Many states provide some immunity for employers who furnish truthful, fact-based employment references. But, as the following case shows, that immunity can evaporate if you provide false information or make malicious comments during your references.
Best bet: Limit the number of people authorized to supply references. Provide your reference-givers with a carefully crafted outline that explains the topics they can discuss during references.
Finally, require employees (when hired) to sign a consent-and-release form that gives your organization the right to respond truthfully to potential employers' inquiries and waives any legal claims that may arise from giving references, such as defamation or slander claims.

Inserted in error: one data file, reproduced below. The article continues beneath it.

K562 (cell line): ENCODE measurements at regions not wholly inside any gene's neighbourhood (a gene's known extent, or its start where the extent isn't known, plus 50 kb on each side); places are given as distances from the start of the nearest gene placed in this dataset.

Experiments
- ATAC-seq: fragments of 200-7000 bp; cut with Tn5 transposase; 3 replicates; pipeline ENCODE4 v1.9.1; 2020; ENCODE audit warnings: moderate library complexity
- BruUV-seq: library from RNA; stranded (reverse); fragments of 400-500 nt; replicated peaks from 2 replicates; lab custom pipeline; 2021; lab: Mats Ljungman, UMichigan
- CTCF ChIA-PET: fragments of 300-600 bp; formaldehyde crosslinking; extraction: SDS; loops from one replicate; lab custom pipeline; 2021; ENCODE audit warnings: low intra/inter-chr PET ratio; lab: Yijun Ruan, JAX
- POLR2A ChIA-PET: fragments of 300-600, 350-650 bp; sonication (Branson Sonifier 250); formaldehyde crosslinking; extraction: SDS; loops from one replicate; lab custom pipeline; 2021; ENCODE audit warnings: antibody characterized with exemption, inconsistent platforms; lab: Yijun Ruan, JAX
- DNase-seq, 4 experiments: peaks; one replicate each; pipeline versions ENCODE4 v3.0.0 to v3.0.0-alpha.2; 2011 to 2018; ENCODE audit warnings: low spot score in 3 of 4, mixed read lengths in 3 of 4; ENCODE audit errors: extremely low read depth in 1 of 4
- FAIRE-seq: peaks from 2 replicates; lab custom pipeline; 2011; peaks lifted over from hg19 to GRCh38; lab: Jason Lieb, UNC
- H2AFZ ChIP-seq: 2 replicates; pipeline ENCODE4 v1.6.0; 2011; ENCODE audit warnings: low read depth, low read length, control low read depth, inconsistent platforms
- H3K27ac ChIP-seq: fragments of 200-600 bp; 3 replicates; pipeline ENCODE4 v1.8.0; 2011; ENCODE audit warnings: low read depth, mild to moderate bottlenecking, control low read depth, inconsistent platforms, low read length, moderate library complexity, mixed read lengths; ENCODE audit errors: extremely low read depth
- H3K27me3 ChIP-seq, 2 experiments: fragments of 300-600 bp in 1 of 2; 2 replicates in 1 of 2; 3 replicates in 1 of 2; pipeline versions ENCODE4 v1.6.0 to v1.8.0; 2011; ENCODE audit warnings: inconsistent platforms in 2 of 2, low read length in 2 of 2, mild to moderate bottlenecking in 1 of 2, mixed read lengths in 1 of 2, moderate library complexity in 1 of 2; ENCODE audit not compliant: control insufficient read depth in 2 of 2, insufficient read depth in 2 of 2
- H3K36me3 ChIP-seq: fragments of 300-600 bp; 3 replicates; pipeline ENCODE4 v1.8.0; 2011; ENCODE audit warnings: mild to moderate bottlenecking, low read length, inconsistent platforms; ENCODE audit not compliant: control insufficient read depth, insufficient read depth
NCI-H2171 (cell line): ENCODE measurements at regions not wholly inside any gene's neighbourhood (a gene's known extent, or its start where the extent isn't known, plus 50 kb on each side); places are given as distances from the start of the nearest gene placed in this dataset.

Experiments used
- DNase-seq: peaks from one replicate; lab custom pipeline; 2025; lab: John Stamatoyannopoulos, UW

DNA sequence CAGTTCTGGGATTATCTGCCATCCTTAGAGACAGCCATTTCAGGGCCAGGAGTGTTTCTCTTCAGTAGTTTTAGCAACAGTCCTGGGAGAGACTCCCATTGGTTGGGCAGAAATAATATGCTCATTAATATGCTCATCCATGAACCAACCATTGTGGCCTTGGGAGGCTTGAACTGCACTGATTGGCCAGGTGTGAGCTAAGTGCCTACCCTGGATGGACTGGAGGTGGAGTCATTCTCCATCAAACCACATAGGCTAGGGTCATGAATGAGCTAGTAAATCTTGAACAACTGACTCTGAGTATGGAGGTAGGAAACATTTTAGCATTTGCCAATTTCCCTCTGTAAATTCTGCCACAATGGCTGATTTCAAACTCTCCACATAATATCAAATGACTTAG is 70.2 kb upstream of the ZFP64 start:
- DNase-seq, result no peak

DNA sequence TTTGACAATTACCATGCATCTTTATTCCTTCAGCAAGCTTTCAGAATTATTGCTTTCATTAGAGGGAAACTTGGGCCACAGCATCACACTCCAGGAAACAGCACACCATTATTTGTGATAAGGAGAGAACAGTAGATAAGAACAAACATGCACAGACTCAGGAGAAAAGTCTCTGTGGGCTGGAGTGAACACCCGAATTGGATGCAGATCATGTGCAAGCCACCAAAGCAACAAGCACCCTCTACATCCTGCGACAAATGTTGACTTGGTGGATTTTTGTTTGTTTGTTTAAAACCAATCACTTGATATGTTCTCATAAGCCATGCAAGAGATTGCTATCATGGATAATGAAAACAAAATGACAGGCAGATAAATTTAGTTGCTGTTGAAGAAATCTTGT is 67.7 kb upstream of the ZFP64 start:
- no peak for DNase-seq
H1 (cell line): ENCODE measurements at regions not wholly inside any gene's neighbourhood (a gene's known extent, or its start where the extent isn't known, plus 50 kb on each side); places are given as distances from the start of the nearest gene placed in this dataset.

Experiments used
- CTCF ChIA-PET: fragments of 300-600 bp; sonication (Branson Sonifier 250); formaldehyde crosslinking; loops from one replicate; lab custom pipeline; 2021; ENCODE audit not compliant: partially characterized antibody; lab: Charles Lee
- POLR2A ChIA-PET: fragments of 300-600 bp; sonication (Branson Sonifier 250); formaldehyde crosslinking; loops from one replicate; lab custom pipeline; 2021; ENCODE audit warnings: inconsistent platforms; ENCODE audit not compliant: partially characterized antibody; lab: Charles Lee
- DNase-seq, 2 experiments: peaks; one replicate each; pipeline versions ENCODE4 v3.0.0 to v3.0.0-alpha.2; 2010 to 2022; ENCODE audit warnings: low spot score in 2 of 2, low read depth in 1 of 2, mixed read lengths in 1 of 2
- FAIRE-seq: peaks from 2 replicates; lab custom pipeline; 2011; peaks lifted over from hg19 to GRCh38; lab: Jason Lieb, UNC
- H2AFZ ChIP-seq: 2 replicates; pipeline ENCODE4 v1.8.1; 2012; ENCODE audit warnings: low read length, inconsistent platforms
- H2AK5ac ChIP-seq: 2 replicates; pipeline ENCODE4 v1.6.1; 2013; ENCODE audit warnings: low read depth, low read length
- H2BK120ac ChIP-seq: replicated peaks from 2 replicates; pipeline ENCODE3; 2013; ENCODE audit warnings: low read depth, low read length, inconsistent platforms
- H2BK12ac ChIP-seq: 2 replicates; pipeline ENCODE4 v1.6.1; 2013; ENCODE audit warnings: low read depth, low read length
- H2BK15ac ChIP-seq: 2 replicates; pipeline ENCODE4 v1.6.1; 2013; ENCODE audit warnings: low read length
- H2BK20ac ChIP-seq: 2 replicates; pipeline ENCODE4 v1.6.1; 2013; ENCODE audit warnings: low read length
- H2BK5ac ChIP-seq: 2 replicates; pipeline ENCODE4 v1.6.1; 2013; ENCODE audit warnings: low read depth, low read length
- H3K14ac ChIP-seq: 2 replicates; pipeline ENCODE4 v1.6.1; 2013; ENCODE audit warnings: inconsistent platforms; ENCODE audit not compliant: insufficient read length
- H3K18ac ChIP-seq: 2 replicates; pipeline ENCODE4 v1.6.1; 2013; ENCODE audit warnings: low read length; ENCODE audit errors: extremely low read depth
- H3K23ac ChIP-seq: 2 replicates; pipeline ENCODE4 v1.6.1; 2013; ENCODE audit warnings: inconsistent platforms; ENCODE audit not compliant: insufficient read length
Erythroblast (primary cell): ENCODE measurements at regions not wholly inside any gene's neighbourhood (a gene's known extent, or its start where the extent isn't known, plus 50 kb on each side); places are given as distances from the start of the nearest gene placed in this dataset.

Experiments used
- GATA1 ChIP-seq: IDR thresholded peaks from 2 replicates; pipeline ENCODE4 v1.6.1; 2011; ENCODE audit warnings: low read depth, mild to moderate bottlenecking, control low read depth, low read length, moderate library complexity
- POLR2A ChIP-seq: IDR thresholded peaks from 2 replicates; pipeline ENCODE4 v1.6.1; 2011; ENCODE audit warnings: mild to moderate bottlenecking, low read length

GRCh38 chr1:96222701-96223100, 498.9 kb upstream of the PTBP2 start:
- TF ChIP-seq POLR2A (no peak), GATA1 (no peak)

Recent case: A truck driver's former manager told an employer that the driver was "way below average," "needed to improve his work ethic and attitude," had a "very negative attitude," and that his paperwork "needed help like you wouldn't believe." The manager also said he would never hire the driver again. The trucker'srecord didn't match the manager's downbeat reference.
Based on those comments, the trucker's new employer fired him. He sued the former employer, alleging defamation and won $33,000 in compensatory damages and $250,000 in punitive damages.
The court said it wasn't necessary to prove that his former manager knowingly made false or malicious statements about him, only that he made statements solely from "ill will, bad intent, envy, spite, hatred, revenge or other bad motives." (Gibson v. Overnite Transportation Co., No. 02-3158, Wis.Ct. of Appeals, 2003)